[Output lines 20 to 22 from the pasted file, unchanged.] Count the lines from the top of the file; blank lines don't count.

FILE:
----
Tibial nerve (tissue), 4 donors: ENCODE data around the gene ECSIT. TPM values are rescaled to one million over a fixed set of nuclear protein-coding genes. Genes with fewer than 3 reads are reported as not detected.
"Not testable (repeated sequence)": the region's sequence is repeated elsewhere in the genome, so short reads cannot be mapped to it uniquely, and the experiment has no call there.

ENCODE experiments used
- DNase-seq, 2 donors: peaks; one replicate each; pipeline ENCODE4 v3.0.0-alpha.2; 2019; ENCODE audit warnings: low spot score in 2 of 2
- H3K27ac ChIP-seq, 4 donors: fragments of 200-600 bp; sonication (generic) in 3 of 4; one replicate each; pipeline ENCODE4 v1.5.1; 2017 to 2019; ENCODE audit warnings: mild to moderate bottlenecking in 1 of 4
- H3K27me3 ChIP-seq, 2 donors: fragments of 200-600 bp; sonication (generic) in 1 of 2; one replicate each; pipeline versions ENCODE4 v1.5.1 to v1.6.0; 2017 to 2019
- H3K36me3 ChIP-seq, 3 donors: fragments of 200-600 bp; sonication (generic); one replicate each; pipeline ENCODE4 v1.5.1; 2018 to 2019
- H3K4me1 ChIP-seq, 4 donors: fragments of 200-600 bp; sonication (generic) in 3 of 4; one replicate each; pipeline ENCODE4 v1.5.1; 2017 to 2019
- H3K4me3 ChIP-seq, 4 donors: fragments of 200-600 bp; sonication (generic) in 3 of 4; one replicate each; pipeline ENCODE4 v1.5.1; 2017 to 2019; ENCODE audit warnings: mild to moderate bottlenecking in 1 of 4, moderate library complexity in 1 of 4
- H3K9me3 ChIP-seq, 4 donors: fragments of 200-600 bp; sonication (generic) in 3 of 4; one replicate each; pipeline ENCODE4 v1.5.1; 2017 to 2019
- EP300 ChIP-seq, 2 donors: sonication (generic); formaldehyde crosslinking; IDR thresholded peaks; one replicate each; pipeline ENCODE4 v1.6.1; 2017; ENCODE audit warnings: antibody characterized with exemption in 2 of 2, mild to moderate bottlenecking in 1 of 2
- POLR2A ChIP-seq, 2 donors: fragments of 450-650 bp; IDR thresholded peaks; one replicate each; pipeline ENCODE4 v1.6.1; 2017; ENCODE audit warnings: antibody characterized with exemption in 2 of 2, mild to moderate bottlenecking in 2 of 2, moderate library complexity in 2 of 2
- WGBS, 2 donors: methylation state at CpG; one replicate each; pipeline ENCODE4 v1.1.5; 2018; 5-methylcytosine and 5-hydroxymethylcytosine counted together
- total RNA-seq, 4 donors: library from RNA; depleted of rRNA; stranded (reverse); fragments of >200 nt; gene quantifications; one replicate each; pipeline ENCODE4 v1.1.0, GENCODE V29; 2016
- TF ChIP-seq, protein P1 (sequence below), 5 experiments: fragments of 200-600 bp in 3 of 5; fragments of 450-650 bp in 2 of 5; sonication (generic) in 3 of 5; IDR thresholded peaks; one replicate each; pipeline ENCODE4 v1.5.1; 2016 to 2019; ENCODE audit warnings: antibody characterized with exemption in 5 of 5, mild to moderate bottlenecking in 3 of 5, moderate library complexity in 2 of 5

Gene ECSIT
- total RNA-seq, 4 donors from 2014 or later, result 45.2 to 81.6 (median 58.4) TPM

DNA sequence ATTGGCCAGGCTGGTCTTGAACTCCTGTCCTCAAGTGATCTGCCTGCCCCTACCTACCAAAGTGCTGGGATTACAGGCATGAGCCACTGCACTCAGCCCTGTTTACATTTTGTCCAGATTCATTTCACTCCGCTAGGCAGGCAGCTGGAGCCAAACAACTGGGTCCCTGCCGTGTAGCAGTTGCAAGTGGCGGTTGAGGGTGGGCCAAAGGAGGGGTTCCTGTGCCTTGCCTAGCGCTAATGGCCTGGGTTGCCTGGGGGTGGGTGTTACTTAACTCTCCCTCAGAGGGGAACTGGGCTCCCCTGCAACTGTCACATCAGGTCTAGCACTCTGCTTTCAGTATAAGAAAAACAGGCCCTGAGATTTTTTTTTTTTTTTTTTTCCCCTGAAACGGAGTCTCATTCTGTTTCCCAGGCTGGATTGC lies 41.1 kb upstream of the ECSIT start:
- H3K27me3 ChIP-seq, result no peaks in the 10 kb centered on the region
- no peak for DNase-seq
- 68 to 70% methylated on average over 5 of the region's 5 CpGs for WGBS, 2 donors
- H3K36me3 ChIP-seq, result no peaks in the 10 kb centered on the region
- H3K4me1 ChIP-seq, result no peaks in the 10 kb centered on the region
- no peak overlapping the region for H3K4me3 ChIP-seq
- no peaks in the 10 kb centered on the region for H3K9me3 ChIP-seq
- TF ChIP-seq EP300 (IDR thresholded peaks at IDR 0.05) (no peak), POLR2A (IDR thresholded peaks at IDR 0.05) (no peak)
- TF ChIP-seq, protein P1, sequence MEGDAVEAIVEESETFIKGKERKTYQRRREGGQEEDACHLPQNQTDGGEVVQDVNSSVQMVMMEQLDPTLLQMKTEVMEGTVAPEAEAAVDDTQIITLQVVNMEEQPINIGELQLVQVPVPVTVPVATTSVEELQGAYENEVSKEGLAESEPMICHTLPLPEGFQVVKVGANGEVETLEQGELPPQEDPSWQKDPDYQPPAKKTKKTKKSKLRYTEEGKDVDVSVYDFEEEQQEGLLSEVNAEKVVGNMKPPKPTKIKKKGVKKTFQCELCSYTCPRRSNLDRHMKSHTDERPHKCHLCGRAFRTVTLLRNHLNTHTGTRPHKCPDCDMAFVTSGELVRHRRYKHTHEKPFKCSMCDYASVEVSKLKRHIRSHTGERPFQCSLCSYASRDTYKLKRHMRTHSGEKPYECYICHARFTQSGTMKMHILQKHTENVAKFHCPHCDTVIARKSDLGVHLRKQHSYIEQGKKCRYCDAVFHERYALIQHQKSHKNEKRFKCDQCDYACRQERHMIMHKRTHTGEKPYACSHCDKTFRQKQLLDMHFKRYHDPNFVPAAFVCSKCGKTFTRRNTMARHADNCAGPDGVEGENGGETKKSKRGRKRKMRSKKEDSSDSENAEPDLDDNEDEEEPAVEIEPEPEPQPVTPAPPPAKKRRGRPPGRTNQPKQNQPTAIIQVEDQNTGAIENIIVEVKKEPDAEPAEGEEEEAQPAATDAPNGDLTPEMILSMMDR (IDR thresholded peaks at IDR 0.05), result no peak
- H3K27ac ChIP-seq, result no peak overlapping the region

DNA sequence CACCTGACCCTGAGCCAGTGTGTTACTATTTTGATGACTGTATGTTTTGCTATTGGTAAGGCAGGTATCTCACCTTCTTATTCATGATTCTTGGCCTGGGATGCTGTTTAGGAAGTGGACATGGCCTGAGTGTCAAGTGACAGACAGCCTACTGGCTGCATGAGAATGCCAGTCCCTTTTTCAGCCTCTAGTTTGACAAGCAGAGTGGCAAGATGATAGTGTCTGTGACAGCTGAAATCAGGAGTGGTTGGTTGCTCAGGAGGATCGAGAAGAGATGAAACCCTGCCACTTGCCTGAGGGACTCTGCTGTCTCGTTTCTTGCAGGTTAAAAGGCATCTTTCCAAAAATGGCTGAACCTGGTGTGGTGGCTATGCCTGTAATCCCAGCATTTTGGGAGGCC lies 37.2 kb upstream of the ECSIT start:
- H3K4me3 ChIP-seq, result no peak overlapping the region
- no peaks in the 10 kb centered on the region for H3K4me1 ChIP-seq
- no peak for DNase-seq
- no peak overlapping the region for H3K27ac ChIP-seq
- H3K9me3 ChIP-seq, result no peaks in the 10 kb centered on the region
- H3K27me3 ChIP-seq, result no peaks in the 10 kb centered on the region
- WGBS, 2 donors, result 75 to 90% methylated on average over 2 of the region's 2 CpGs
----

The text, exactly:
- no peak for DNase-seq
- 68 to 70% methylated on average over 5 of the region's 5 CpGs for WGBS, 2 donors
- H3K36me3 ChIP-seq, result no peaks in the 10 kb centered on the region